[saw-yer, soi-er]
  1. a person who saws wood, especially as an occupation.
  2. Also called sawyer beetle. any of several long-horned beetles, especially one of the genus Monochamus, the larvae of which bore in the wood of coniferous trees.

Origin of sawyer

1300–50; Middle English sawier, equivalent to sawe saw1 + -ier -ier1
Related formsun·der·saw·yer, noun Unabridged Based on the Random House Unabridged Dictionary, © Random House, Inc. 2018

Examples from the Web for sawyer

Contemporary Examples of sawyer

Historical Examples of sawyer

  • Sawyer should have reinforced the Seventh with his entire brigade.

  • He lived about on the river and in the harbour, working at casual jobs as a sawyer or porter.

    Maxim Gorki

    Hans Ostwald

  • Jack's first impulse was to discredit the sincerity of Mr. Sawyer's intention.

    Grandmother Dear

    Mrs. Molesworth

  • How do you know what poor Mr. Sawyer said to himself when he was alone in his room that day?

    Grandmother Dear

    Mrs. Molesworth

  • Again he went bar-jumping to chapel, and this time no Mr. Sawyer intercepted him.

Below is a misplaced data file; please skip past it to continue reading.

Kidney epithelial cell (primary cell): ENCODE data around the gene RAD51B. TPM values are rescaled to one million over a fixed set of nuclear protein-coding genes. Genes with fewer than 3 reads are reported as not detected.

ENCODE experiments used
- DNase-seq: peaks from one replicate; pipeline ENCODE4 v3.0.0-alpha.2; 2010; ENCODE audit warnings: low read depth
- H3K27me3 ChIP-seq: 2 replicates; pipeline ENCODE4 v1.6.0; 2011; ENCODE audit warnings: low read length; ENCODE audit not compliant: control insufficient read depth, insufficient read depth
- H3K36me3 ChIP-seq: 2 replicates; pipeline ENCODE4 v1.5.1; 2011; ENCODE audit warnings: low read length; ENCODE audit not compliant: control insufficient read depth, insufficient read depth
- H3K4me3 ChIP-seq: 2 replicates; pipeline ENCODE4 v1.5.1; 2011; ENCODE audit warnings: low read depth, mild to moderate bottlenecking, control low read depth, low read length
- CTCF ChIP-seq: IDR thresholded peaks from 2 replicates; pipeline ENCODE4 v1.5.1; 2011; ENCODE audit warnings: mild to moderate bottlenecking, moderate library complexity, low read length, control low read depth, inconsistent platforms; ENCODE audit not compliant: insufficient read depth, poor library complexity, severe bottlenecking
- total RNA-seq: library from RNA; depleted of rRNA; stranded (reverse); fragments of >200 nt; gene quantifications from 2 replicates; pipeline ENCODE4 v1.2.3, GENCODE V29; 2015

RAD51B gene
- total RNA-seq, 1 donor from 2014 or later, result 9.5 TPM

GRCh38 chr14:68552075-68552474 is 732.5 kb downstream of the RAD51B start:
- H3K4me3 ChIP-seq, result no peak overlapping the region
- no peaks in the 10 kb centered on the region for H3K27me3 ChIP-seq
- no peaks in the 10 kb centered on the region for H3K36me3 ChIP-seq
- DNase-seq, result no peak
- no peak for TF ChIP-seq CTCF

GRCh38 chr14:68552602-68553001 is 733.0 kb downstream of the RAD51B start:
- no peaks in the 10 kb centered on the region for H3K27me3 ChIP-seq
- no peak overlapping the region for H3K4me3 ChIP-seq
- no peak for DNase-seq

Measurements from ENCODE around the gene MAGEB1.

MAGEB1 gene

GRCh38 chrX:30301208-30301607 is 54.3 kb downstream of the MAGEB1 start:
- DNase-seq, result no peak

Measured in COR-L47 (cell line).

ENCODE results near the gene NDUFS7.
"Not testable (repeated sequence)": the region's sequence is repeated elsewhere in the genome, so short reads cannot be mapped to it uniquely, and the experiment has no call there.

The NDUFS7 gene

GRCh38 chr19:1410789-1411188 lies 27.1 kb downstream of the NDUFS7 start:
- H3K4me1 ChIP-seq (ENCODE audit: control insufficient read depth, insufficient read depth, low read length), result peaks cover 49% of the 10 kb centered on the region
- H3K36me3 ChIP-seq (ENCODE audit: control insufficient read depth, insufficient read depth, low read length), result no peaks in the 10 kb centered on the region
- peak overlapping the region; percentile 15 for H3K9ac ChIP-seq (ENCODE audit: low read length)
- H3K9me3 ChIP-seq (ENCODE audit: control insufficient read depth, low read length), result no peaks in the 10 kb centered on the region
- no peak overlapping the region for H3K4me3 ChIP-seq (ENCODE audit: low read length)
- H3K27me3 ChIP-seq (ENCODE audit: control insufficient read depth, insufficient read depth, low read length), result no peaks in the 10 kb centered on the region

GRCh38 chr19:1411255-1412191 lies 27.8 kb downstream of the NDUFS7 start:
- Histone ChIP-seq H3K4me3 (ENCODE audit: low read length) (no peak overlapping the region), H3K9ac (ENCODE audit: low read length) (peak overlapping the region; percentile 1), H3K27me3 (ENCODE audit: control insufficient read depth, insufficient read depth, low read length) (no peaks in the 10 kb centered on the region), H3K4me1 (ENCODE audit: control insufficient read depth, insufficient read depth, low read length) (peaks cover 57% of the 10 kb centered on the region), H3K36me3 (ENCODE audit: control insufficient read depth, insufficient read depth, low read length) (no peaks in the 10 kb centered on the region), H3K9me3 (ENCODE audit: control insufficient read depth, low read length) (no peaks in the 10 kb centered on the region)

Grandmother Dear

    Mrs. Molesworth

British Dictionary definitions for sawyer


  1. a person who saws timber for a living

Word Origin for sawyer

C14 sawier, from saw 1 + -ier, variant of -er 1
Collins English Dictionary - Complete & Unabridged 2012 Digital Edition © William Collins Sons & Co. Ltd. 1979, 1986 © HarperCollins Publishers 1998, 2000, 2003, 2005, 2006, 2007, 2009, 2012

Word Origin and History for sawyer

mid-13c. "one whose occupation is sawing timber into planks, boards, etc." (as a surname from c.1200), alteration of sawer, agent noun from saw (v.), influenced by French-derived words in -ier (e.g. lawyer, bowyer, clothier).

Online Etymology Dictionary, © 2010 Douglas Harper